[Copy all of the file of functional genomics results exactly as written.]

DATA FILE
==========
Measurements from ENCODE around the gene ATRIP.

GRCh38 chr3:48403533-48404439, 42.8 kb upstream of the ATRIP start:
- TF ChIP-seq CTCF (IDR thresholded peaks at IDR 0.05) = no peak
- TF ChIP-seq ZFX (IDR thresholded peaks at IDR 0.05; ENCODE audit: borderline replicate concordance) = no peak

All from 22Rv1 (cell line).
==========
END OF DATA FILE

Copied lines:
Measurements from ENCODE around the gene ATRIP.

GRCh38 chr3:48403533-48404439, 42.8 kb upstream of the ATRIP start:
- TF ChIP-seq CTCF (IDR thresholded peaks at IDR 0.05) = no peak
- TF ChIP-seq ZFX (IDR thresholded peaks at IDR 0.05; ENCODE audit: borderline replicate concordance) = no peak

All from 22Rv1 (cell line).